How can you use it to benefit your health?

If you do a search on Pinterest, you can find all sorts of herbal recipes with Linden Flowers in it. I have found many in the books I have read. Linden flowers can be used on their own or mixed with complementary herbs. They are definitely a common denominator of ingredients in the herbal recipes I have checked out.

To use the Linden Flowers as a tea, the most basic recipe is this:
Pour 1 cup of boiling water over 1 tsp of linden flowers, and then steep for 10 minutes. Be careful not to steep too long or the flavor will be lost.

*Sip it (as hot as you can stand it) three times a day to reduce fever and to promote perspiration.
*Drink a cup or two of the tea each day to help break up mucus buildup and congestion, relieving bronchial problems and to help eliminate painful cramps.

I will throw out this note that as I was reading I learned there are contrary arguments regarding drinking large amounts of linden-flower teas. Some sources believe it might damage the heart, while others claim it's safe. Those with heart disease may want to limit their intake to be safe. 

How about a great facial?
Clean your skin and pat dry gently. Place 4 tbsp of linden flowers in a bowl and add 1 litre (1 3/4 pints) of boiling water. Lean over the bowl and cover the head with a towel to trap in steam. Remain in this position for a least 10 minutes to allow the steam to open and cleanse the pores. Then wipe your skin with a cool damp cloth. Pat dry and allow the skin to cool down naturally for about 30 minutes before heading outside.

Simple and oh so effective for a great deep cleaning feel. I like to do this when my skin is at its oiliest. It makes my face feel so good!

Have puffy eyes?
To decrease swelling, simply soak cotton balls in the tea (cooled down of course) and place them on the eyelids for about 20 minutes. The flowers are said to reduce swelling, so this a simple and quick remedy.

How about dealing with sleep issues?
Make a tea by boiling 2-3 handfuls of linden flowers in 1 quart of water. Strain this mixture and pour it into the bathwater (or put the handfuls in a muslin bag and toss into your bathwater). Bathing in this will help calm nervous tensions, fight insomnia and is effective for calming children and babies before bed.

I'd even throw in some lavender blossoms (or a couple drops of lavender essential oil) for a truly delightful and soothing bathtime soak.

As I did my searching, the ultimate goal was to find a great recipe to help my boys with the nasty wet cough they have thanks to this nasty warm-cold-warm-frigidly cold-warm bipolar weather we are having this year. A sign of the month of November it seems. I know we aren't the only ones dealing with it this month.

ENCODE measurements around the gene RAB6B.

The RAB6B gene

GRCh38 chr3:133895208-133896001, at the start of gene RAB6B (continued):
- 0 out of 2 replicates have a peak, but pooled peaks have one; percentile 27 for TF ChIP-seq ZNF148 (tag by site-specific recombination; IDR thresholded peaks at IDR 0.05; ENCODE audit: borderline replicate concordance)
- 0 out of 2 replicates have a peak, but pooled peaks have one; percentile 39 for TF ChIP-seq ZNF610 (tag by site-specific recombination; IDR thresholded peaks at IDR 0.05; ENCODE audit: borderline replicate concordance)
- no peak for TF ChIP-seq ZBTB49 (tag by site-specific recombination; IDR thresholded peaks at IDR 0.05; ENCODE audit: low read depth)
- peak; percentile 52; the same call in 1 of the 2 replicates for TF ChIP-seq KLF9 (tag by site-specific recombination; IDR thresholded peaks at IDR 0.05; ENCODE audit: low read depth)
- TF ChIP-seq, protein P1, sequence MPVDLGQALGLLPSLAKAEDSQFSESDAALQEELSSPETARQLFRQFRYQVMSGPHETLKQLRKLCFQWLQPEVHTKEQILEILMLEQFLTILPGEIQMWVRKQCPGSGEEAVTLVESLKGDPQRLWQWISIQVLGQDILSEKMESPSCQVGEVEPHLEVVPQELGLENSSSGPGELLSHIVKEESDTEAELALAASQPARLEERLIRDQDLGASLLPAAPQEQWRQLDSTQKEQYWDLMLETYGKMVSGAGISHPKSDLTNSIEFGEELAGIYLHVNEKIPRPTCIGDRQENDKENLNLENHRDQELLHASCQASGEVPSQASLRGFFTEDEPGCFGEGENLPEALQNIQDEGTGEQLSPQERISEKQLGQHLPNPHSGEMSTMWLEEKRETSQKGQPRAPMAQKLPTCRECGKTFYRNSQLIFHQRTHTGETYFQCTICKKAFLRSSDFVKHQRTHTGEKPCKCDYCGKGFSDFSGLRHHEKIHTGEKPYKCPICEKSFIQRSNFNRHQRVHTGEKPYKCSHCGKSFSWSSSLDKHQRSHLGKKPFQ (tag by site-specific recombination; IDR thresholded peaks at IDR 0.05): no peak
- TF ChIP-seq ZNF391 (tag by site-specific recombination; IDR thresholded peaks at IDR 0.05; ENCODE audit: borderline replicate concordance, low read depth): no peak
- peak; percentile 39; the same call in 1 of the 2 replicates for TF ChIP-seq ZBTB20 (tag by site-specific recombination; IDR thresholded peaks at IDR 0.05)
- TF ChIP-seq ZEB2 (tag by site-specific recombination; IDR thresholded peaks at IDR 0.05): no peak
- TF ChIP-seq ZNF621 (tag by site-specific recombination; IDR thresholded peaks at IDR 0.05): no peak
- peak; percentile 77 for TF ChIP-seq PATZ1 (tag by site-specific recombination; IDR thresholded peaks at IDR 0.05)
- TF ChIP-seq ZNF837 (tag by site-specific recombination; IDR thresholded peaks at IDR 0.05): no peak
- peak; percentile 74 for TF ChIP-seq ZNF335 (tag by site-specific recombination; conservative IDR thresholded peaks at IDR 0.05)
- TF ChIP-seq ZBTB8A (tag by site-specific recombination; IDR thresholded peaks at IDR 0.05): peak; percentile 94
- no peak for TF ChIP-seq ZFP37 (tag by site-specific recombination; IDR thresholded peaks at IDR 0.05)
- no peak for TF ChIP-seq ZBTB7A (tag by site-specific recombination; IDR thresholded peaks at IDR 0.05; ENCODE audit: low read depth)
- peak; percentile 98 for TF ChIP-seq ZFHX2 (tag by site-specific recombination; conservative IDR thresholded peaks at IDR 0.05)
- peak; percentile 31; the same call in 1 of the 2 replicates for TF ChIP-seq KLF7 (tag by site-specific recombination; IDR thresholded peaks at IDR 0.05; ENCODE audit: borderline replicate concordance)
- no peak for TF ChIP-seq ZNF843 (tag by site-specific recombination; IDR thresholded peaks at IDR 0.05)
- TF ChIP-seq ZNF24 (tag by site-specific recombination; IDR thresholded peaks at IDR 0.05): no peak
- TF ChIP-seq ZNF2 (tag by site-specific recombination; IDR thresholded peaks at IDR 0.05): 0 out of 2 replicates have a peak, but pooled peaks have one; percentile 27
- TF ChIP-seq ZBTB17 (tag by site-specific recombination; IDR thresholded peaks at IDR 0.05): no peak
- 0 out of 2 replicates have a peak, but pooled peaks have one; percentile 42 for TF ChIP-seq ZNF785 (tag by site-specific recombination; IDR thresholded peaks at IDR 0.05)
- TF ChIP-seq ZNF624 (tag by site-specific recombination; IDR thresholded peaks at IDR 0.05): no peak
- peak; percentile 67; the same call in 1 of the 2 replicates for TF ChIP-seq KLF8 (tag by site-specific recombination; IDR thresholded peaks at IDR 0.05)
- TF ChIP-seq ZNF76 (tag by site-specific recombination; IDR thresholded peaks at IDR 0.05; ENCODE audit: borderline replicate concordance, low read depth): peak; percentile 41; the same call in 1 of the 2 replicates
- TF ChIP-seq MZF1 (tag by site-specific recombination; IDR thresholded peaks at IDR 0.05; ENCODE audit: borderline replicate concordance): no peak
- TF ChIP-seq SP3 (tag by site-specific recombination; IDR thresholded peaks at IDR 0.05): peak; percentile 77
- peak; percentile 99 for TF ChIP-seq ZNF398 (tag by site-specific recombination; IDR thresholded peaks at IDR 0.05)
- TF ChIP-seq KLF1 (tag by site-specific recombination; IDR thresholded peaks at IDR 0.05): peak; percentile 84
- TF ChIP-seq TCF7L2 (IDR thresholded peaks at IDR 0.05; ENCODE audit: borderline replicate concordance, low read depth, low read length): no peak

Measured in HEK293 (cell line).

Once I learned that linden flowers had such a great amount of mucilage (great for breaking up mucus and treating respiratory issues)--similar to one of my favorite herbs Slipper Elm Bark-- I knew I wanted them in a tea. I looked at a lot of recipes and came up with the following recipe--I used it today and the boys not only liked the taste, but it I could hear the coughing ease as they drank their tea. I would say that they got a good 2 hrs free from coughing thanks to the tea--and it prepped them for a great night of sleep too.

This recipe is great for boosting the immune system and for alleviating all those annoying bronchial issues--especially the never ending cough! Only want one cup of tea? Just remember it's a 1:1 ratio on the herbs--with a smidge extra for the linden flower. You can adapt it to fill just a tea ball or a tea infuser mug. I don't really measure--I really do pinch! LOL!
cough kicker tea
What my herbal pile looked like before putting it in my tea pot. It's so pretty! 

*When I am giving the boys (age 4 and 8) herbal tea, I make one mug of tea and split it between them giving them about 3-4 oz each. This has always worked well and I would recommend a similar dosage of herbal teas for any child 4-10 years old.  

I get all my herbs from Mountain Rose Herbs and everything in this recipe can be purchased from them. This makes a delightfully rosy colored up of tea which just looks pretty too. And as always, LIBERALLY lace it with raw honey for extra flavor and help kicking the cough.

I hope you enjoyed learning more about the amazing Linden flower. You can see why it is so valued in herbal medicine and I hope that you will consider adding it to your natural remedy "medicine" cabinet in your own home!

*Ageless (website)
Botanical Encyclopedia entry for Linden Flowers (

*The Illustrated Book of Herbs (book)
by Gilda Daisley
Illustrated by Ingrid Jacob
Copyright 1989
"Lime" pg 86-87

*The Complete Guide to Natural Healing (book)
Copyright 1999
Therapeutic Teas (Group 2 Card 9)
Linden-Flower Tea

"Benefits of Linden Flower Tea" by Joanne Marie
May 17, 2014

*Linden Tea (website)